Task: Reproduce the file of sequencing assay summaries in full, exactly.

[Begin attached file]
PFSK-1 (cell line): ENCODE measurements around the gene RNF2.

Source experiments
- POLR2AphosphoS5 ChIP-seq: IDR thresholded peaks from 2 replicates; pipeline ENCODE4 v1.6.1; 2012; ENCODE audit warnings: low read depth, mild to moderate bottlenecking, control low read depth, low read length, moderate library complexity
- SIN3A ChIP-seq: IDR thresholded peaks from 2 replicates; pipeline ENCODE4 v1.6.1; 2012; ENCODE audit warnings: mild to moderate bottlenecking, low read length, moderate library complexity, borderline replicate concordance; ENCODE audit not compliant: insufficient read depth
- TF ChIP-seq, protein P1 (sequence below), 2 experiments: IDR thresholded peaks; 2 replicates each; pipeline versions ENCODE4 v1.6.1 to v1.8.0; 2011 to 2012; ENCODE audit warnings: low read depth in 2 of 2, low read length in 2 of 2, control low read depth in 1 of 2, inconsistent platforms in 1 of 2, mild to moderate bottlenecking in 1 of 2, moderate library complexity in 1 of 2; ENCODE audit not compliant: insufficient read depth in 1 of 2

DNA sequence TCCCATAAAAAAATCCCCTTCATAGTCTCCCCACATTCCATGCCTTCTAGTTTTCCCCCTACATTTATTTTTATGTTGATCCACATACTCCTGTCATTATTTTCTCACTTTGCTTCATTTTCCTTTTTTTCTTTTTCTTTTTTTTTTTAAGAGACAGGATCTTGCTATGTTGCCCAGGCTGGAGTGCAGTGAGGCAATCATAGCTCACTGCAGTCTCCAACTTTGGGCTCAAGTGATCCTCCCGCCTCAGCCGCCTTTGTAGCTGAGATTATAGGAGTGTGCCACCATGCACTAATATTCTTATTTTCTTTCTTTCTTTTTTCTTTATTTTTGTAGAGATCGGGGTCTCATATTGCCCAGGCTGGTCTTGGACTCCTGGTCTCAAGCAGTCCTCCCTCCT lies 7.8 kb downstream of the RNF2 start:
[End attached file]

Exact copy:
PFSK-1 (cell line): ENCODE measurements around the gene RNF2.

Source experiments
- POLR2AphosphoS5 ChIP-seq: IDR thresholded peaks from 2 replicates; pipeline ENCODE4 v1.6.1; 2012; ENCODE audit warnings: low read depth, mild to moderate bottlenecking, control low read depth, low read length, moderate library complexity
- SIN3A ChIP-seq: IDR thresholded peaks from 2 replicates; pipeline ENCODE4 v1.6.1; 2012; ENCODE audit warnings: mild to moderate bottlenecking, low read length, moderate library complexity, borderline replicate concordance; ENCODE audit not compliant: insufficient read depth
- TF ChIP-seq, protein P1 (sequence below), 2 experiments: IDR thresholded peaks; 2 replicates each; pipeline versions ENCODE4 v1.6.1 to v1.8.0; 2011 to 2012; ENCODE audit warnings: low read depth in 2 of 2, low read length in 2 of 2, control low read depth in 1 of 2, inconsistent platforms in 1 of 2, mild to moderate bottlenecking in 1 of 2, moderate library complexity in 1 of 2; ENCODE audit not compliant: insufficient read depth in 1 of 2

DNA sequence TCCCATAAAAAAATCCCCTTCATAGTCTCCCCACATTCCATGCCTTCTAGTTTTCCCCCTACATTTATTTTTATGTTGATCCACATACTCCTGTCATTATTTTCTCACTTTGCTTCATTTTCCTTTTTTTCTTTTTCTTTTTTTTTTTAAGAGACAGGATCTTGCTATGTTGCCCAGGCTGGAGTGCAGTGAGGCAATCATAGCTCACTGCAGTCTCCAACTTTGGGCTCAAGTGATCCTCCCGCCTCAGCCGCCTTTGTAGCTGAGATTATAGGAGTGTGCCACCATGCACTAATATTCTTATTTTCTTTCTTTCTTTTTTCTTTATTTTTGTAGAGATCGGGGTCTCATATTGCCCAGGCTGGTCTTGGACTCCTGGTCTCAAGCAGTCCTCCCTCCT lies 7.8 kb downstream of the RNF2 start: